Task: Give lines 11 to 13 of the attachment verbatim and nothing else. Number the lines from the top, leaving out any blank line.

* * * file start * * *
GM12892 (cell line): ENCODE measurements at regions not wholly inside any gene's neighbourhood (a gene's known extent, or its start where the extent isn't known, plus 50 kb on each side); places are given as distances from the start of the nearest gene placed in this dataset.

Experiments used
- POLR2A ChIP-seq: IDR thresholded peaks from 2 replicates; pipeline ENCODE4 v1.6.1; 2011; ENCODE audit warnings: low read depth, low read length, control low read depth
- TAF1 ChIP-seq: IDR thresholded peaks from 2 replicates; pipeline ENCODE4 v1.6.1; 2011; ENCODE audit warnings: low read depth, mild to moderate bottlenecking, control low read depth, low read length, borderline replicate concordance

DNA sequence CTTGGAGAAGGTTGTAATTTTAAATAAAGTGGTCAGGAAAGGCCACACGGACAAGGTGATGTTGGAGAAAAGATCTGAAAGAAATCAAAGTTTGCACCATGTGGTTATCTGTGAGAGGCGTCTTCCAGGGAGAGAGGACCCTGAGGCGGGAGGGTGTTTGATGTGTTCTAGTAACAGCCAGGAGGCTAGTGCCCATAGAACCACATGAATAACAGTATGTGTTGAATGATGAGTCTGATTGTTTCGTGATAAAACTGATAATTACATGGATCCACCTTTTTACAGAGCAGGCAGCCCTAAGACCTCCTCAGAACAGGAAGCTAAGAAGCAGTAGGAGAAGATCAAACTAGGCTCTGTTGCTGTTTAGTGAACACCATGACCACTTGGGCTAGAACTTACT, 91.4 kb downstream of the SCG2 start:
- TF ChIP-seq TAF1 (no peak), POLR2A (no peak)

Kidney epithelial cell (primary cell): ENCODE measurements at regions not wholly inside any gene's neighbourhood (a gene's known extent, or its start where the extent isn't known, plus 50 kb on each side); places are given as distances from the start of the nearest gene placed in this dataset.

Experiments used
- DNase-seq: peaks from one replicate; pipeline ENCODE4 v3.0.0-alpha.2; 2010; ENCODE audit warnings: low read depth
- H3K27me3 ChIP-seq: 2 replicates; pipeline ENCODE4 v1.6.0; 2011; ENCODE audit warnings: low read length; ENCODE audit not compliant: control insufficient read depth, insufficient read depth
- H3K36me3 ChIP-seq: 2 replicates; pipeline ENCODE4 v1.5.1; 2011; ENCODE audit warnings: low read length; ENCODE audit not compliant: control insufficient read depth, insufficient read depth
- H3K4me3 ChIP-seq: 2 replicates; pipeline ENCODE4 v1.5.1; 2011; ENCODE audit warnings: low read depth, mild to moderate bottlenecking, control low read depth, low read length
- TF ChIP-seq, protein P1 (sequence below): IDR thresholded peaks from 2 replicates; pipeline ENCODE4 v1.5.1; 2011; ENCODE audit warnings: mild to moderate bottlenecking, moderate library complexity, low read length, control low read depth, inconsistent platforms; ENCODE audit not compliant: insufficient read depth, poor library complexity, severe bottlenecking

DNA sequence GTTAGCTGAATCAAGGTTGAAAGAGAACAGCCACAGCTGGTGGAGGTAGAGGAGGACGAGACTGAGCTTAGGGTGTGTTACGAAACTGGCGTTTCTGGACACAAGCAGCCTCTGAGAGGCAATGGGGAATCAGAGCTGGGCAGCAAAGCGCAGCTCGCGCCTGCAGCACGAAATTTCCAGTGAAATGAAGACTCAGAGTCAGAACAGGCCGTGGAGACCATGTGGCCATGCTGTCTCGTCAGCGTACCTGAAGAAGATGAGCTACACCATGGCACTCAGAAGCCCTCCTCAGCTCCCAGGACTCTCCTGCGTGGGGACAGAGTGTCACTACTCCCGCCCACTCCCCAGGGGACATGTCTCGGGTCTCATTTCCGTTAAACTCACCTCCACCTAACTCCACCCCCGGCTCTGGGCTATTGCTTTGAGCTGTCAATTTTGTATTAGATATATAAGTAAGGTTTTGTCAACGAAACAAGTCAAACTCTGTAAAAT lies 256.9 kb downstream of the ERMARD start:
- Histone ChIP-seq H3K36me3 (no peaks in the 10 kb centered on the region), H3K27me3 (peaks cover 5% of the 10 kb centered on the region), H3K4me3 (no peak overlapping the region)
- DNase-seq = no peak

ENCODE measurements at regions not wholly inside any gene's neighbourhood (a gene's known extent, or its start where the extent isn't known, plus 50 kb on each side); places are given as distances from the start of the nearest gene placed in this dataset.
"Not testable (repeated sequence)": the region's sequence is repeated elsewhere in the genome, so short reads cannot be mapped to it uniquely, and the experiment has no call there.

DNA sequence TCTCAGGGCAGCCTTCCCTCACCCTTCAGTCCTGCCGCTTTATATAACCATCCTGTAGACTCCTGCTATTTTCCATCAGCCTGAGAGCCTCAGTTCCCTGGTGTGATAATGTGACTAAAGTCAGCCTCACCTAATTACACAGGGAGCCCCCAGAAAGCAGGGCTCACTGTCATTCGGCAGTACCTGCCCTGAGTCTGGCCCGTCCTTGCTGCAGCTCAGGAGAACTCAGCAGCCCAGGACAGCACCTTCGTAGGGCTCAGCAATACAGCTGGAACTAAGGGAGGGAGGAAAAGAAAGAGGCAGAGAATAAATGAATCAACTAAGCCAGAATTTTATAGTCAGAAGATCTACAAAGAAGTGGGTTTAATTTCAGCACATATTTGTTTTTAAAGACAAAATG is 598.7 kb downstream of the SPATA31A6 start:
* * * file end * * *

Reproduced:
- H3K36me3 ChIP-seq: 2 replicates; pipeline ENCODE4 v1.5.1; 2011; ENCODE audit warnings: low read length; ENCODE audit not compliant: control insufficient read depth, insufficient read depth
- H3K4me3 ChIP-seq: 2 replicates; pipeline ENCODE4 v1.5.1; 2011; ENCODE audit warnings: low read depth, mild to moderate bottlenecking, control low read depth, low read length
- TF ChIP-seq, protein P1 (sequence below): IDR thresholded peaks from 2 replicates; pipeline ENCODE4 v1.5.1; 2011; ENCODE audit warnings: mild to moderate bottlenecking, moderate library complexity, low read length, control low read depth, inconsistent platforms; ENCODE audit not compliant: insufficient read depth, poor library complexity, severe bottlenecking